Flying can be hard when you’re on a restricted diet. Here are a few recipes and tips for what to eat when flying… paleo and GAPS style!
Not a frequent flyer.
As a mom of five little kiddos, flying isn’t something I get to do that often. My husband and I would have to spend our entire yearly income (practically) to be able to afford flying our whole family somewhere, not to mention the stress of herding 2 year olds and trying to keep boys from running and jumping their way through airports. Usually when my family needs to make a trip we drive.
This past week, however, I was offered a rare chance: flying alone to see my best friend and her family. Seeing as it was a once in a lifetime opportunity, I took it.
What am I going to eat?
After the tickets were ordered, reality began to set in. Being on the GAPS diet, there was pretty much a 0% chance the airline would offer something I could eat. Without getting sick, that is.
I thought about eating before I left and then once I landed, but that left me with 8+ hours of no food. Not a very healthy thing when your body is in the process of healing. Since the GAPS diet is so restrictive, there was not really even a chance I would be able to find a suitable restaurant during a layover!
So I brainstormed with some friends, searched the TSA website, and set to work making my own paleo and GAPS-friendly travel snacks. Since I figured there are few of you out there who might someday be faced with the issue of what in the world to eat when flying, I thought I’d share my recently learned tips!
Foodie Flight Tips
If you’re traveling via the air and planning on eating, here are some things to keep in mind:
- Most commercial flights aren’t safe for gluten-free, paleo people. Don’t think you’ll be able to eat their peanuts, or even drink their coffee!
- If you’re taking an overnight or longer flight and need more than snacks and finger foods, make sure you contact the airline ahead of time and let them know you’ll need a special meal.
- Remember that going through airport security might take longer if you’re carrying food. Especially if your food isn’t easily recognizable as such through the security cameras. Not that I know that from experience…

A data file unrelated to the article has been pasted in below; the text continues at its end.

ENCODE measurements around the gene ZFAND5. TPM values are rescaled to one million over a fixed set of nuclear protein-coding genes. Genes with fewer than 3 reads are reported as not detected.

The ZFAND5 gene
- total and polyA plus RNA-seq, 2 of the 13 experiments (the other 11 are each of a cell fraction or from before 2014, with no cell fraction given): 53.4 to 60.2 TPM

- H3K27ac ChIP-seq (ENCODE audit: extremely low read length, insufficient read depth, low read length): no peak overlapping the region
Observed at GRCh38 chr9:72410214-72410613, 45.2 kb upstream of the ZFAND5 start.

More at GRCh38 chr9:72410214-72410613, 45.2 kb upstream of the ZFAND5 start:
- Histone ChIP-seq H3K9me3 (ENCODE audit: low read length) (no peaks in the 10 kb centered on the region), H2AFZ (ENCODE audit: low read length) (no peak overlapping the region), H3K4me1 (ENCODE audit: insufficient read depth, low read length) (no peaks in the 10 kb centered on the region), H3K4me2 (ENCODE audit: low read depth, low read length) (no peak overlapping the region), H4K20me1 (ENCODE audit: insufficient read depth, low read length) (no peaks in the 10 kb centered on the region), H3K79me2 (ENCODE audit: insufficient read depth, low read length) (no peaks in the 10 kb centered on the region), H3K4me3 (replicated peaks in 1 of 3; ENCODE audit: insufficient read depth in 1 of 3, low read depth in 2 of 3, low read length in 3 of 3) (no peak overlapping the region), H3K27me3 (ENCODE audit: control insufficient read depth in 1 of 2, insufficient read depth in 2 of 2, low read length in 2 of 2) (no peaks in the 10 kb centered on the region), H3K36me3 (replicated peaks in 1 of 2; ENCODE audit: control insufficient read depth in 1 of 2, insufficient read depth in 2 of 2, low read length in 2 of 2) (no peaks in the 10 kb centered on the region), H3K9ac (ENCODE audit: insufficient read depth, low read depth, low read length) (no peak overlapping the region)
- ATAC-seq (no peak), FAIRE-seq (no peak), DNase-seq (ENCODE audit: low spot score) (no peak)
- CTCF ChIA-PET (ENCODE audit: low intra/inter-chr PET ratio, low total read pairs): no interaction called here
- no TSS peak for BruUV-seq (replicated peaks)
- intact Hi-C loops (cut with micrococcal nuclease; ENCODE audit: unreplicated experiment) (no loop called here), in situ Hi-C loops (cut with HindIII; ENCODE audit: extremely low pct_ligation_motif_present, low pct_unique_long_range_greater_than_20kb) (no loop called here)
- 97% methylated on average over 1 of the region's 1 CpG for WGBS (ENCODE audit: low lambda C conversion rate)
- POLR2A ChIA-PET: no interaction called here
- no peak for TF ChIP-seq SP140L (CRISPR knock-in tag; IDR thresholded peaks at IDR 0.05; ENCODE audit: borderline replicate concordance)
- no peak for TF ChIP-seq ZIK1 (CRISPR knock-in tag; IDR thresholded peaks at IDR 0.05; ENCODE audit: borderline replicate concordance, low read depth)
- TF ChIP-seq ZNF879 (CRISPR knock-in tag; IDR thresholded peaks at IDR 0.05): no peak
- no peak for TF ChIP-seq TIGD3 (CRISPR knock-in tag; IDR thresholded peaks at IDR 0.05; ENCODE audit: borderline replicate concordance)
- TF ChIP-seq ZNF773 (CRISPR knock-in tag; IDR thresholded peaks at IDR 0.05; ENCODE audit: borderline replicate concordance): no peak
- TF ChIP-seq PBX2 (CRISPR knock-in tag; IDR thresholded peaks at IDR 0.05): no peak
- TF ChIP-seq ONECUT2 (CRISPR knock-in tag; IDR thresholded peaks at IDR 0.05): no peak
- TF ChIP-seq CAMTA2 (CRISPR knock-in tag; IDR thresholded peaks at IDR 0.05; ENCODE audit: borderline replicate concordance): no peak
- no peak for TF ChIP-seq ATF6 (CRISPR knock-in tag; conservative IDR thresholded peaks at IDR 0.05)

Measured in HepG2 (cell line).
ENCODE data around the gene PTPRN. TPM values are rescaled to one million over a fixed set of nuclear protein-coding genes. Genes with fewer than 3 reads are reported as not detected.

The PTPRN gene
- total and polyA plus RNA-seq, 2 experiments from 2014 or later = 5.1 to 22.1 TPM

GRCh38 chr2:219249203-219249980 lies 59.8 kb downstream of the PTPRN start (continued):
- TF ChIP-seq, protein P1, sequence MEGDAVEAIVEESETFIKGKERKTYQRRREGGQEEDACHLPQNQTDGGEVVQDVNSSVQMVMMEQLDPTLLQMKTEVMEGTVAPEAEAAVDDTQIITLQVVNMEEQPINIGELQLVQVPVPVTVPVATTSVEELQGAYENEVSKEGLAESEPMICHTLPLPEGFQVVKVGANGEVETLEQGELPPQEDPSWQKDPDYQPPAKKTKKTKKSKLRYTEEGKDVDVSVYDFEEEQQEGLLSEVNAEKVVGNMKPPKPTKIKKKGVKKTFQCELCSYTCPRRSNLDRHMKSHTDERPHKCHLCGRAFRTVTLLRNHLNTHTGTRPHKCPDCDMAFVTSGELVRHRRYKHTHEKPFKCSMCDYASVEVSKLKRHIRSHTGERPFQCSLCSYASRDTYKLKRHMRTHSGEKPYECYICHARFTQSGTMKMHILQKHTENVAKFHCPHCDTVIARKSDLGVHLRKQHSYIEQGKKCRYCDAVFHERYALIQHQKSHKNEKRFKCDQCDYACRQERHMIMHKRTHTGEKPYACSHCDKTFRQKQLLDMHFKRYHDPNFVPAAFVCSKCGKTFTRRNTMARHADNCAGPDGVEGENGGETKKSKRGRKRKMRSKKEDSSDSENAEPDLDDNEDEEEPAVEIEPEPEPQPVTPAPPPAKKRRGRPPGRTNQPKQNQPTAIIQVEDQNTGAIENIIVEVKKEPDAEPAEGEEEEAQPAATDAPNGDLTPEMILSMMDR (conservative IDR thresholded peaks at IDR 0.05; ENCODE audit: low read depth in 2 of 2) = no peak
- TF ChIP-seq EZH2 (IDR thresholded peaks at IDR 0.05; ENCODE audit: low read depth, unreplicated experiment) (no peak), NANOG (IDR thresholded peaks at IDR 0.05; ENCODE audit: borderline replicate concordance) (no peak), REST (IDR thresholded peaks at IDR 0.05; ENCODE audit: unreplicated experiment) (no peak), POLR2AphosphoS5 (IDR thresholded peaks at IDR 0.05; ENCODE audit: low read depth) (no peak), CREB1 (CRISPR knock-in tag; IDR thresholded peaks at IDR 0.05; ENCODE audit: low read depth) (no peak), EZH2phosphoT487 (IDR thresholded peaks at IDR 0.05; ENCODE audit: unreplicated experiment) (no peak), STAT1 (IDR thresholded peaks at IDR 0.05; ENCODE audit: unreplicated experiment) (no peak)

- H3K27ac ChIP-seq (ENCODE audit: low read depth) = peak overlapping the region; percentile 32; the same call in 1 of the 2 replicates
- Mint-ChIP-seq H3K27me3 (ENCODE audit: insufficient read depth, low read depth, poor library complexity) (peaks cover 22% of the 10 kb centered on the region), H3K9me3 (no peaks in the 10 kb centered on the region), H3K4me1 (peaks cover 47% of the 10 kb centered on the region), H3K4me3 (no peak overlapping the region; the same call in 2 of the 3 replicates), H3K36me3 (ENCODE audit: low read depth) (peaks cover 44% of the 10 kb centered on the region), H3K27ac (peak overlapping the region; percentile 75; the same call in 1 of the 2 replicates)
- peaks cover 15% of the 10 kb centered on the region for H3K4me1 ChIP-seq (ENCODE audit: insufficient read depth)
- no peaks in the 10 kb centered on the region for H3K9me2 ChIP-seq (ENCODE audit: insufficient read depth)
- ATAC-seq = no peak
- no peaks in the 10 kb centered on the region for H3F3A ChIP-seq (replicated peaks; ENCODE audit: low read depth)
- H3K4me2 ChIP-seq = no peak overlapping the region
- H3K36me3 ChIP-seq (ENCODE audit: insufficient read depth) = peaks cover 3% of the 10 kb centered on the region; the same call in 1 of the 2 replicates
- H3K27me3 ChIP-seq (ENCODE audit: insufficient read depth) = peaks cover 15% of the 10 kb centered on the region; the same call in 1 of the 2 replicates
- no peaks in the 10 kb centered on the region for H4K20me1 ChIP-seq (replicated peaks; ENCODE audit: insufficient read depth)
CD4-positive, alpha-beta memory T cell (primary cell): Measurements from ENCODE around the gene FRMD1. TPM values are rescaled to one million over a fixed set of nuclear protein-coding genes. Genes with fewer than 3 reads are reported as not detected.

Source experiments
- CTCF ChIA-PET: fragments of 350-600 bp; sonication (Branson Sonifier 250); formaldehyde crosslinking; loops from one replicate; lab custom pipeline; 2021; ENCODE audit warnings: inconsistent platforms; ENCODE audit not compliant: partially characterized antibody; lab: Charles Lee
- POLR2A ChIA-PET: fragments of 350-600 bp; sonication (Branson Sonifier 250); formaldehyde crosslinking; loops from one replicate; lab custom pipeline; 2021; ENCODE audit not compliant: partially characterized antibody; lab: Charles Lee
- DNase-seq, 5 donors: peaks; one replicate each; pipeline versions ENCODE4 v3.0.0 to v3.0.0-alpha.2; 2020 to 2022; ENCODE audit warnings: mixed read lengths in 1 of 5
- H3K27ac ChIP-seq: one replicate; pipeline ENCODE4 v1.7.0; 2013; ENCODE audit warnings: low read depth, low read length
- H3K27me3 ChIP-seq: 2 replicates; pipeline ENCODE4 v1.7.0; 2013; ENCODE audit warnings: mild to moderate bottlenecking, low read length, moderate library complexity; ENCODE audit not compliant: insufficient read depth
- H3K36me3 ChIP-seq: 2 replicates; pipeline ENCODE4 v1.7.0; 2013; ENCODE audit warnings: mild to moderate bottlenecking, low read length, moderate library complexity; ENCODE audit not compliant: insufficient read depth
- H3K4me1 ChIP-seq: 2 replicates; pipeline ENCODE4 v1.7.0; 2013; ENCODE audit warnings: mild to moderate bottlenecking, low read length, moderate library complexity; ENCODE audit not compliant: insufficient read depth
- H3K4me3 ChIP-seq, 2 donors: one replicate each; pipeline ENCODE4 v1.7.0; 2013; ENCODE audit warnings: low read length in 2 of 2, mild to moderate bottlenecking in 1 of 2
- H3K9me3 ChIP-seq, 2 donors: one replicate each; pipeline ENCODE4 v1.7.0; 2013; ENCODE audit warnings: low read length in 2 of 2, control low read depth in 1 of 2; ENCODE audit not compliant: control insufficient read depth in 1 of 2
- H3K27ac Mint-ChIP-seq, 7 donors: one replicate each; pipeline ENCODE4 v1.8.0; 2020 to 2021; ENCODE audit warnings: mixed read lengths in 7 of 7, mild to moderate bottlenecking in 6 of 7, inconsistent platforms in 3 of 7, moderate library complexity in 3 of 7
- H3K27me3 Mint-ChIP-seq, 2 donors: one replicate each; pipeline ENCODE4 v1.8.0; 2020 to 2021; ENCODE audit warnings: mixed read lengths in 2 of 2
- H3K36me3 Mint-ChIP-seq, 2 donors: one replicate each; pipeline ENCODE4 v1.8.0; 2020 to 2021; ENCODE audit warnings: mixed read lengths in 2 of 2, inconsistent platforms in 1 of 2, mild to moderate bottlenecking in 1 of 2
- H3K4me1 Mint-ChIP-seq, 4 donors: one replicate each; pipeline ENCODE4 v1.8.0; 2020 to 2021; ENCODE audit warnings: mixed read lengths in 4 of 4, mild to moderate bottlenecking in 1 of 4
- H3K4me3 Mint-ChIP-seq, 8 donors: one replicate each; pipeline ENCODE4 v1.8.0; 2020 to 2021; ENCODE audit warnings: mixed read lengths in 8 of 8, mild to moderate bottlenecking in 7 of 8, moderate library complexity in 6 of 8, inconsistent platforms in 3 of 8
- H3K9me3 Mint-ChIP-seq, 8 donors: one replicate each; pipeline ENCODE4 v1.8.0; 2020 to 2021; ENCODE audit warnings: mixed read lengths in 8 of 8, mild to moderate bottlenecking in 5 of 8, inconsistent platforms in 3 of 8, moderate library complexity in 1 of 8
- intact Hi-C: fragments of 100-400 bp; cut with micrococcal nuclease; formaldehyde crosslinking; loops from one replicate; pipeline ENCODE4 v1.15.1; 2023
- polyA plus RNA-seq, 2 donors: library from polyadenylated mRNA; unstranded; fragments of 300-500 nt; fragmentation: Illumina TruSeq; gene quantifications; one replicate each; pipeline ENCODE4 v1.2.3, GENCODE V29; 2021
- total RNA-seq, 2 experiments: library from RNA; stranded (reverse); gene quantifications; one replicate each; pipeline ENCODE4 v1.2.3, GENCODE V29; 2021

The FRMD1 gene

- Remember, no liquid through the security checkpoints! You can, however, bring empty bottles and fill up on water once you get through security. Airports have really yummy water….
- If you’re taking any non-solid foods (like almond or peanut butter or mayo) you can’t take more than 4 ounces of it! Keep it in a leak-proof container – clear if possible – and ask the airline steward for a spoon once you’re on board.
What to eat when flying.
Now on to the goodies! I’m including foods that you can make ahead of time, that way you can control the quantity and the ingredient list. This is always the best option. However, if you don’t have the time to make your own food, I’m also including some store-bought options as well. Most of the store-bought options can be found at stores like Sprouts, Trader Joe’s, Whole Foods, and Earth Fare. If you don’t have access to any of those grocery stores, you can buy the items on Amazon.
Please note, I usually just fly domestic and have not tried these foods on an international flight.
Also note, everything is completely paleo, and most foods are GAPS-legal unless noted otherwise. 😉
Energy Bars & Granola Bars
Energy bars and granola bars make great travel-friendly snacks. They’re easy to store, easy to eat, and packed full of nutrition! Here are a few delicious homemade options, as well as some store-bought ones if you don’t have the time to bake.
Store-bought or online options:
Organic Larabars – These are one of my favorite options. Just make sure to check the ingredients, since not all Larabars are paleo or GAPS-friendly. In general, the “organic with superfoods” ones are good. The Coconut, Kale & Cacao and the Turmeric, Ginger & Beet ones are my favorites!